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PostPosted: Thu Sep 08, 2016 3:27 pm 
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Last year in the "transferring to secondary school" booklet published by Trafford said that the last place was offered to 5.42 miles (if I remember correctly). This year it says 11.77 miles!! :shock:


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PostPosted: Thu Sep 08, 2016 3:48 pm 
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Mandy21 wrote:
Last year in the "transferring to secondary school" booklet published by Trafford said that the last place was offered to 5.42 miles (if I remember correctly). This year it says 11.77 miles!! :shock:


That doesn't necessarily mean that the official catchment for the school has changed, though, just that there were fewer girls than PAN living closer to the school who applied for and were successful in obtaining a place. Are places allocated on a pass score then distance, or purely on score (presumably not, if there is a catchment area)? Or on score / distance within a certain defined area, then offered out by score and / or distance to girls outside that area?

I seem to remember that someone was rather exercised last year that the distance of the last place allocated meant that it was possible that girls from Salford might have got in; is this a particular source of concern in Altrincham, or was Salford just being used as an example of somewhere considered to be a ridiculously long / difficult journey for those having to make it? Seriously, it can't be worse than the 96-odd-mile round trip from Ilford to Colchester County High School for Girls that some parents will have started their 11 year old DDs off on this term.

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PostPosted: Thu Sep 08, 2016 5:24 pm 
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It actually ended up much further than that - in May they had gone out to 16.5 miles (as the crow flies), offering a place to someone living in Glossop. You can phone the school or Trafford Admissions Authority who will confirm the final distance.

The catchment area doesn't really mean anything any more. There were, apparently, 1023 girls in the cohort. Unfortunately, they don't just set a pass mark, eg whereby anyone who scores at least 95% passes - they play with the figures (standardise, adjust for age and give different weight to the different papers - 30% of non verbal score, 30% of maths score and 40% of the verbal reasoning papers) so that they only have a certain number of pupils who actually reach the pass mark.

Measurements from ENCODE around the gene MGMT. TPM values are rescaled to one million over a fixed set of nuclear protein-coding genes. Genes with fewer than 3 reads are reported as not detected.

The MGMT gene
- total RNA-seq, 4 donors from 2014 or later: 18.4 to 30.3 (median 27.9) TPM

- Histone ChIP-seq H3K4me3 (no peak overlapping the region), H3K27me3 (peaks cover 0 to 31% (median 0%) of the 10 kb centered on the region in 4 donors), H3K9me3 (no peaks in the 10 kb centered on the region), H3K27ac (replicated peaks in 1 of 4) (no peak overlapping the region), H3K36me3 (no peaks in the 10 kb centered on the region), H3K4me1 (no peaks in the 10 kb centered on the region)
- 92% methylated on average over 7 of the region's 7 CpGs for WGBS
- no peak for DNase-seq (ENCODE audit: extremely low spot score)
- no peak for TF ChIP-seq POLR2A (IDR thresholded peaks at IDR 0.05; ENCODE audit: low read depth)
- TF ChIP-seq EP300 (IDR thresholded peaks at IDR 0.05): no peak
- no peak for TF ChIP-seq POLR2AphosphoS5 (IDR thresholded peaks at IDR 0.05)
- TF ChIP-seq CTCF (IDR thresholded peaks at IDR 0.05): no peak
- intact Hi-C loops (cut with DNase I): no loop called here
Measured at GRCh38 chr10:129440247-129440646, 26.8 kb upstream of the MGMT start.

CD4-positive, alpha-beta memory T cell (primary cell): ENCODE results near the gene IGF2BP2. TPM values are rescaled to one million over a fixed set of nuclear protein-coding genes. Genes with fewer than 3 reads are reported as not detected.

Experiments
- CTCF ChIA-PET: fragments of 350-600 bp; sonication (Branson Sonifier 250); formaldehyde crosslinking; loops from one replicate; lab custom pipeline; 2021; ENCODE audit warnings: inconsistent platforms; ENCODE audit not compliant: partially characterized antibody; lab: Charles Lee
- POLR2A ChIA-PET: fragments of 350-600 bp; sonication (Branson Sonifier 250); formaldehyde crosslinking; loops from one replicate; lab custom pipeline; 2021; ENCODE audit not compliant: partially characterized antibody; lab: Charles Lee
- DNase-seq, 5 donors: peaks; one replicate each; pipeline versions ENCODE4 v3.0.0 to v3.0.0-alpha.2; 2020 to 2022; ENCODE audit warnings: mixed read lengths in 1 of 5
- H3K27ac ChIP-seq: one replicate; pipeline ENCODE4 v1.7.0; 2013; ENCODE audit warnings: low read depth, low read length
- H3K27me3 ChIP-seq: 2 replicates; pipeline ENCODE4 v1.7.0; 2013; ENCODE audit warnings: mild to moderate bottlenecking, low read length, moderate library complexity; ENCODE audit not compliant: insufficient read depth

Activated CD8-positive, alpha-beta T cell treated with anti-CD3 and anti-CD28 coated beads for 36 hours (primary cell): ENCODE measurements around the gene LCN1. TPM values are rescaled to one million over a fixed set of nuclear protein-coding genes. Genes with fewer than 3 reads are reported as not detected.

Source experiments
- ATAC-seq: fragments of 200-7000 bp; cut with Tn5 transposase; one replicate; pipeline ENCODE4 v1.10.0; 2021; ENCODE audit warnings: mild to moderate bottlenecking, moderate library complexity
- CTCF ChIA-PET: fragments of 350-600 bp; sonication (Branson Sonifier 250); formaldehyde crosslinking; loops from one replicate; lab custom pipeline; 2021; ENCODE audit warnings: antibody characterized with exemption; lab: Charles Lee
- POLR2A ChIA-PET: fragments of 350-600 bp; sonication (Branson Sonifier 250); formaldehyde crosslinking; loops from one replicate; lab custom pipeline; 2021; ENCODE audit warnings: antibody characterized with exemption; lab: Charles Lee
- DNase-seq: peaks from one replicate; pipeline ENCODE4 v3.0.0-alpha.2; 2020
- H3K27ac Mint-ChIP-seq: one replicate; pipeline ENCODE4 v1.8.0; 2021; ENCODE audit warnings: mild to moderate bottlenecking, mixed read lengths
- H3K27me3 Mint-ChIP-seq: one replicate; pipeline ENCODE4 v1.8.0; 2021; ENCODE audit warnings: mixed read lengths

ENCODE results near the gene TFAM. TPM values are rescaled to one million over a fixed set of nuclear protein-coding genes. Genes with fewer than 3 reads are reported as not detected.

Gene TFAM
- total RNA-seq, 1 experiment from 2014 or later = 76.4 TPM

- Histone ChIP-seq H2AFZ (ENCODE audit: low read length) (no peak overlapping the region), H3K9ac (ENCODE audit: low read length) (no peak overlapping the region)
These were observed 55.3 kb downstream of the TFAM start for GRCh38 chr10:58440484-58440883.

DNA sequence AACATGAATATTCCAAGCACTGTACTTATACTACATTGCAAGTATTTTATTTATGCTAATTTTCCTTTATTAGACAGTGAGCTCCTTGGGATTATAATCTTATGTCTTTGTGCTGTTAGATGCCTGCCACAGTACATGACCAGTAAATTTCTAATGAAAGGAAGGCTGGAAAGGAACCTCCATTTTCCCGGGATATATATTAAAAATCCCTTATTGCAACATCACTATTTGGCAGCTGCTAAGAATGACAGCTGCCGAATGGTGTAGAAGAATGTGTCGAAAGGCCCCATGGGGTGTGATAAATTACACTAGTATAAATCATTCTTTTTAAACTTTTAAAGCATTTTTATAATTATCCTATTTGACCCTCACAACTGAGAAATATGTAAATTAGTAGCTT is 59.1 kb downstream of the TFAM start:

You can't tell me that there are not enough bright girls in Trafford to fill their places that they have to go as far as Glossop, Tameside and Runcorn!

Existing pupils already achieve A* grades so why do they need to reject local children as no longer being good enough for children that far away?

Why would you want your child to have to travel that far to school every day?

At least 47 of the places offered for AGGS this year were to pupils that went to a private primary school (for some schools the data refers to "less than 5" so have assumed only one from each of those schools).

Last year AGGS shared the exam with Sale Grammar. This year it is being shared with Urmston and Stretford and parents can opt to have their scores shared with all of the schools - many will no doubt request this which means that all those privately educated/heavily tutored girls that might not have sat Urmston, Stretford or Sale if they had been separate exams, will now likely have their scores included in the mix.

Add to this the change in exam format to CEM and, I feel, it is all becoming a bit of a lottery.


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PostPosted: Fri Sep 09, 2016 4:48 pm 
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Sorry that's just my shorthand when I said catchment - I didn't mean the official catchment had changed.

Pinecone - I'm not sure I understand what you mean about offering upto 16 miles when the official information says they only offered upto 11+ miles. Has the school published something different to Trafford? Would be interested in reading that!


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PostPosted: Fri Sep 09, 2016 5:12 pm 
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Unless I've misunderstood, or looked up the wrong school, the rules are:

- Catchment is a radius of 8 miles around the school
- a standardised score of *** and above is a pass
- places are offered firstly to qualifying girls living within catchment, the only limit being the PAN for the school
- then to qualifying girls living outside catchment, if PAN gap not been reached.